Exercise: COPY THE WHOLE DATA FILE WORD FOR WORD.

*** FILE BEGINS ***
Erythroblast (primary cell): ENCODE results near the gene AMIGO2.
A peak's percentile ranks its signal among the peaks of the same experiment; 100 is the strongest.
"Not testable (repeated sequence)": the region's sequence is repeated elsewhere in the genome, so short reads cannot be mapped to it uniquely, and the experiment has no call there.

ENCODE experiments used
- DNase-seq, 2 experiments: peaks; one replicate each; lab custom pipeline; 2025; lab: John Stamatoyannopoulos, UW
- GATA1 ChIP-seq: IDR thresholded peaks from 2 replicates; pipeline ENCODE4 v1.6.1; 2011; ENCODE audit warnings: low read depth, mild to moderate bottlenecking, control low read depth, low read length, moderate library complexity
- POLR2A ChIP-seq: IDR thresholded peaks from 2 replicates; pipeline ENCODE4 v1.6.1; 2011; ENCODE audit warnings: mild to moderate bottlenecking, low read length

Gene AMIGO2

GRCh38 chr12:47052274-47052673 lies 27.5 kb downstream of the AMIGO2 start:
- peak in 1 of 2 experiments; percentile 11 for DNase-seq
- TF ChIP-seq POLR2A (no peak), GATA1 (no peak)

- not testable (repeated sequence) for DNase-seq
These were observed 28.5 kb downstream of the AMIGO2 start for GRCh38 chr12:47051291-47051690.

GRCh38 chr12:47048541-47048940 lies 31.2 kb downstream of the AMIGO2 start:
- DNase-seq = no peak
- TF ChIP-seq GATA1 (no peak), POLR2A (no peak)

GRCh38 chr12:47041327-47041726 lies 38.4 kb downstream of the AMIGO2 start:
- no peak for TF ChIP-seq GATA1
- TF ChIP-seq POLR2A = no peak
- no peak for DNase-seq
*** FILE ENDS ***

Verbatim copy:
Erythroblast (primary cell): ENCODE results near the gene AMIGO2.
A peak's percentile ranks its signal among the peaks of the same experiment; 100 is the strongest.
"Not testable (repeated sequence)": the region's sequence is repeated elsewhere in the genome, so short reads cannot be mapped to it uniquely, and the experiment has no call there.

ENCODE experiments used
- DNase-seq, 2 experiments: peaks; one replicate each; lab custom pipeline; 2025; lab: John Stamatoyannopoulos, UW
- GATA1 ChIP-seq: IDR thresholded peaks from 2 replicates; pipeline ENCODE4 v1.6.1; 2011; ENCODE audit warnings: low read depth, mild to moderate bottlenecking, control low read depth, low read length, moderate library complexity
- POLR2A ChIP-seq: IDR thresholded peaks from 2 replicates; pipeline ENCODE4 v1.6.1; 2011; ENCODE audit warnings: mild to moderate bottlenecking, low read length

Gene AMIGO2

GRCh38 chr12:47052274-47052673 lies 27.5 kb downstream of the AMIGO2 start:
- peak in 1 of 2 experiments; percentile 11 for DNase-seq
- TF ChIP-seq POLR2A (no peak), GATA1 (no peak)

- not testable (repeated sequence) for DNase-seq
These were observed 28.5 kb downstream of the AMIGO2 start for GRCh38 chr12:47051291-47051690.

GRCh38 chr12:47048541-47048940 lies 31.2 kb downstream of the AMIGO2 start:
- DNase-seq = no peak
- TF ChIP-seq GATA1 (no peak), POLR2A (no peak)

GRCh38 chr12:47041327-47041726 lies 38.4 kb downstream of the AMIGO2 start:
- no peak for TF ChIP-seq GATA1
- TF ChIP-seq POLR2A = no peak
- no peak for DNase-seq